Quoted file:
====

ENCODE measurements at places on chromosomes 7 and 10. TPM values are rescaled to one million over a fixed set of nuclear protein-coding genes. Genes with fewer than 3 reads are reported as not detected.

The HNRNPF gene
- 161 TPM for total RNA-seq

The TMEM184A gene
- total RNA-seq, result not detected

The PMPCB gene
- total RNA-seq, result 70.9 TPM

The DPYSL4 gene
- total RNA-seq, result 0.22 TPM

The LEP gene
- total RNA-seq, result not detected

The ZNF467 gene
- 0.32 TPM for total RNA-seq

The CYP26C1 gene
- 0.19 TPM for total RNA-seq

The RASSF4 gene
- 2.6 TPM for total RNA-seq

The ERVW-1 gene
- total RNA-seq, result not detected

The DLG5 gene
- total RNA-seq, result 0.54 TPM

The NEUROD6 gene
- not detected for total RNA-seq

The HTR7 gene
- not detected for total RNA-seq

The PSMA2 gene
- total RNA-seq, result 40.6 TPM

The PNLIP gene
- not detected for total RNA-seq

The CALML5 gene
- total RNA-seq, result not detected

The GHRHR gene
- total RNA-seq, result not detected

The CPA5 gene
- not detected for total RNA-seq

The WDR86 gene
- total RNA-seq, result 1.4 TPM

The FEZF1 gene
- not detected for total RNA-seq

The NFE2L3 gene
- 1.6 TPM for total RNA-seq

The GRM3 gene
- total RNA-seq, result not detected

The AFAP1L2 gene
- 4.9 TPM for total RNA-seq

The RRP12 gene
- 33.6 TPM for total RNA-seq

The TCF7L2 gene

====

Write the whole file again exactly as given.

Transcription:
ENCODE measurements at places on chromosomes 7 and 10. TPM values are rescaled to one million over a fixed set of nuclear protein-coding genes. Genes with fewer than 3 reads are reported as not detected.

The HNRNPF gene
- 161 TPM for total RNA-seq

The TMEM184A gene
- total RNA-seq, result not detected

The PMPCB gene
- total RNA-seq, result 70.9 TPM

The DPYSL4 gene
- total RNA-seq, result 0.22 TPM

The LEP gene
- total RNA-seq, result not detected

The ZNF467 gene
- 0.32 TPM for total RNA-seq

The CYP26C1 gene
- 0.19 TPM for total RNA-seq

The RASSF4 gene
- 2.6 TPM for total RNA-seq

The ERVW-1 gene
- total RNA-seq, result not detected

The DLG5 gene
- total RNA-seq, result 0.54 TPM

The NEUROD6 gene
- not detected for total RNA-seq

The HTR7 gene
- not detected for total RNA-seq

The PSMA2 gene
- total RNA-seq, result 40.6 TPM

The PNLIP gene
- not detected for total RNA-seq

The CALML5 gene
- total RNA-seq, result not detected

The GHRHR gene
- total RNA-seq, result not detected

The CPA5 gene
- not detected for total RNA-seq

The WDR86 gene
- total RNA-seq, result 1.4 TPM

The FEZF1 gene
- not detected for total RNA-seq

The NFE2L3 gene
- 1.6 TPM for total RNA-seq

The GRM3 gene
- total RNA-seq, result not detected

The AFAP1L2 gene
- 4.9 TPM for total RNA-seq

The RRP12 gene
- 33.6 TPM for total RNA-seq

The TCF7L2 gene